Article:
Thirdly, whether in all circumstances it would be fair, just and reasonable for the law to impose such a duty of care. It was held not to be fair, just and reasonable to impose a duty on the police in Hill v Chief Constable of West Yorkshire. However, a duty was imposed on the fire brigade in Capital and Counties plc v Hampshire County Council.
The second factor the courts will take into account to establish negligence is breach of duty. This is commonly known as the ‘reasonable man’ test, and simply asks whether the defendant has done something a reasonable person would not have done, or failed to do something that a reasonable person would not have. Baron Alderson in Blyth v Birmingham Waterworks Co said:
“Negligence is the omission to do something, which a reasonable man, guided upon those considerations, which ordinarily regulate the conduct of human affairs, would do, or do something, which a prudent and reasonable man would not do”.
When deciding whether there has been a breach the courts take into account appropriate factors. These include the probability of harm and any special skill of the defendant. For example, children cannot plead infancy as a defence to a tort. However, children and young people will usually be judged by the objective standard of the ordinarily prudent and reasonable child of the same age, as in Mullins v Richards. However, if a young person deliberately commits an action with an obvious risk of harm, they may be judged by the standards of an adult as in Williams v Humphrey. Here the boy had deliberately exposed a man to the risk of injury, so the court judged him as an adult. A person who claims to have a special skill is judged by the standards of a reasonable person possessing the skill, which he claims to possess as seen in Bolam vFriern Barnet Hospital. However, in Wells v Cooper, the defendant was found not liable as hewas merely classed as an apprentice carpenter or underskilled. However, motorists owe a duty of care even if they are a learner or inexperienced driver, which could be seen as being underskilled, as seen in Nettleship v Weston.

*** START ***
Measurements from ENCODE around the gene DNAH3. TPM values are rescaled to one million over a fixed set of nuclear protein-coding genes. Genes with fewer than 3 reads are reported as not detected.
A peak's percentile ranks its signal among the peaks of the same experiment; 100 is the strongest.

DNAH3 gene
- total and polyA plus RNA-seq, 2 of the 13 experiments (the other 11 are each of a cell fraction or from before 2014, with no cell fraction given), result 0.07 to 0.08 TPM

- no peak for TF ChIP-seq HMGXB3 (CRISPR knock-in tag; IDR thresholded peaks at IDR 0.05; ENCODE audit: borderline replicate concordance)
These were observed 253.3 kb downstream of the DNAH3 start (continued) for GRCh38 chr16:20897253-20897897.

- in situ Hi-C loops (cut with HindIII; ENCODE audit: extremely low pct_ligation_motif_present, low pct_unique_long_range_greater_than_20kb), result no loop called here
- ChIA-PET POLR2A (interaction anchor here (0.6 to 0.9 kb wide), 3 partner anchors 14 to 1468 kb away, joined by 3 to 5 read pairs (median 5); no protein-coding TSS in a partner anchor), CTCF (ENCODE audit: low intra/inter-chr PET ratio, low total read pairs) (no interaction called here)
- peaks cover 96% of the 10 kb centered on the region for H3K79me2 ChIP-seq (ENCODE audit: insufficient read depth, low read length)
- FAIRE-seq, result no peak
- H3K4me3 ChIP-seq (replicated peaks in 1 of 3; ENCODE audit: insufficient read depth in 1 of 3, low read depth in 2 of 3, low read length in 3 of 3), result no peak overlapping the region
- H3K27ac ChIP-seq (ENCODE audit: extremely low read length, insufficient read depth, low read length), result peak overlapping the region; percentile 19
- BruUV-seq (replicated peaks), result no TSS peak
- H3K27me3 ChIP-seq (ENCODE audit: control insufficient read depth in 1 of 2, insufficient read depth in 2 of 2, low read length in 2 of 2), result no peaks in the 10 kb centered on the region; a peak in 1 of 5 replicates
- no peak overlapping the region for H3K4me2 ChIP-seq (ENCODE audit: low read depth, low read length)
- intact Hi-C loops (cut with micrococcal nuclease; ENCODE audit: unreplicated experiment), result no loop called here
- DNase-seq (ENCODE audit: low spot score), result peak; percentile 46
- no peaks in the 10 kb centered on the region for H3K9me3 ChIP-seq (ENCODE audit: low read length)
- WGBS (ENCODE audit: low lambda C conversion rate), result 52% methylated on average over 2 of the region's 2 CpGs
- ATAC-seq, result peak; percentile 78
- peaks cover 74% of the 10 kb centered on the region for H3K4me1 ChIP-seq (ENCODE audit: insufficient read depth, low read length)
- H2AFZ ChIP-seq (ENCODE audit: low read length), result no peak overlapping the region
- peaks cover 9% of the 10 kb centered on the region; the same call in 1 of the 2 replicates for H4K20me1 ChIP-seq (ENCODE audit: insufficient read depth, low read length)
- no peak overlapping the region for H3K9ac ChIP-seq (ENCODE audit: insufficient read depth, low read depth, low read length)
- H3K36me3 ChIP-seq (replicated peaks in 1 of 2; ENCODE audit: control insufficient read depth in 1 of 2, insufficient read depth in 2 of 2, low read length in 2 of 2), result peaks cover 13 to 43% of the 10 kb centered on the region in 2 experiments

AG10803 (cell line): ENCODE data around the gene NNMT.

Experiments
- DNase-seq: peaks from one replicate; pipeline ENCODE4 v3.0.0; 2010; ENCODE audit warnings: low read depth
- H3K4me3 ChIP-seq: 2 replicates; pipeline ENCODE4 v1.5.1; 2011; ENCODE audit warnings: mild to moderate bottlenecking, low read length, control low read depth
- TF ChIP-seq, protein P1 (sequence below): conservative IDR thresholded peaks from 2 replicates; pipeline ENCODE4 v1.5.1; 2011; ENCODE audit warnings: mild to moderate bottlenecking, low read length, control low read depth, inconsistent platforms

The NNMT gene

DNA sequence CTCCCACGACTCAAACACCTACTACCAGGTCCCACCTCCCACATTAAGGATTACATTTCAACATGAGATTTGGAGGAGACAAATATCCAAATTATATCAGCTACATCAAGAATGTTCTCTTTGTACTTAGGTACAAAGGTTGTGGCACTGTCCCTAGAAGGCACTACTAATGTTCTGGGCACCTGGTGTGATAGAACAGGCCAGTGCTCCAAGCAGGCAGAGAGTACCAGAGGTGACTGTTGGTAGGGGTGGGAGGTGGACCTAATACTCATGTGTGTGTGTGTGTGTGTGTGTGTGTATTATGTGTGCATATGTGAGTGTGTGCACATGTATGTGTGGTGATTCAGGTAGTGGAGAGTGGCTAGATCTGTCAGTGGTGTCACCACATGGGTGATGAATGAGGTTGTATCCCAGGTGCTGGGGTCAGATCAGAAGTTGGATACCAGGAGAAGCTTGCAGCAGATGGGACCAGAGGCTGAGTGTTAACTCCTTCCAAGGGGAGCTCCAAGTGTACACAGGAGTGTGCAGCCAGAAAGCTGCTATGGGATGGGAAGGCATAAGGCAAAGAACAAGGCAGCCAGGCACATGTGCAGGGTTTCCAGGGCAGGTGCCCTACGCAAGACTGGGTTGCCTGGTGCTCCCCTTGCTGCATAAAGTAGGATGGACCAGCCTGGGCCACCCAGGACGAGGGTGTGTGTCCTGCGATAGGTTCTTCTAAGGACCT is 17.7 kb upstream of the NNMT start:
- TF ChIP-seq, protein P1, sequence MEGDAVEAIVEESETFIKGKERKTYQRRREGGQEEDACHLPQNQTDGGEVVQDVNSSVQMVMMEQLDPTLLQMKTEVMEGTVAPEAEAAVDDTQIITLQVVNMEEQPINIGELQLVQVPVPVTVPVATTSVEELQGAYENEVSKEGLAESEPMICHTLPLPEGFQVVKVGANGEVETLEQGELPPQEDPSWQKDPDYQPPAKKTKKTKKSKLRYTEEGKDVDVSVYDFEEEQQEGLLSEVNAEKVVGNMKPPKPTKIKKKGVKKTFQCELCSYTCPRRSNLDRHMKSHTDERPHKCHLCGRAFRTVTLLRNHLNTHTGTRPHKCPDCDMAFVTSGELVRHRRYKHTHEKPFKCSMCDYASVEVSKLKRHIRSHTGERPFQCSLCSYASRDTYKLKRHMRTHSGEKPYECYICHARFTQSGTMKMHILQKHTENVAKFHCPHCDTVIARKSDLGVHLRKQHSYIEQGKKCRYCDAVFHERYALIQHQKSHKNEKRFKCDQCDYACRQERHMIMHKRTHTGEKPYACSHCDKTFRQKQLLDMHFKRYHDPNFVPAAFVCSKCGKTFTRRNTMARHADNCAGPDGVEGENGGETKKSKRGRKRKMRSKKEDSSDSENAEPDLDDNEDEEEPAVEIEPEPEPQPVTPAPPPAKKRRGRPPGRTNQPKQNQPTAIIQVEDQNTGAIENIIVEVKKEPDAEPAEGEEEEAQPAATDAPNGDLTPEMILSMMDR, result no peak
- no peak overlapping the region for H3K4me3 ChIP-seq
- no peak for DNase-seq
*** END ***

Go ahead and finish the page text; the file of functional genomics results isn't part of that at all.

In deciding whether a duty has been breached the courts will take into account a number of factors to determine whether or not reasonable care has been taken. Firstly they will look at the degree of risk involved. In the case of Haley v London Electricity Board a risk was shown to be involved and it was held that a body conducting operations on a city highway should foresee that blind persons would walk along the pavement. But in Bolton v Stone there was no risk or a low risk as the cricket club had done everything reasonable of them to prevent the accident happening. Plus, cricket balls had only been struck out of the ground six or seven times in twenty years. So the risk of injury was certainly foreseeable, but not high enough to merit special attention from the defendants.
Secondly, the courts will look at the practicability of taking precautions, as the courts expect people to take only reasonable precautions in guarding against harm to others. An example of this is in the case Latimer v AEC Ltd.
Thirdly, the courts will consider the seriousness of harm as sometimes, the risk of harm may be low but this will be counter-balanced by the gravity of harm to a particularly vulnerable claimant. See, for example, Paris v Stepney Borough Council
Lastly, the courts will consider the social importance of risky activity. If the defendant’s actions served a socially useful purpose then he may have been justified in taking greater risks as seen in Watt v Hertfordshire County Council.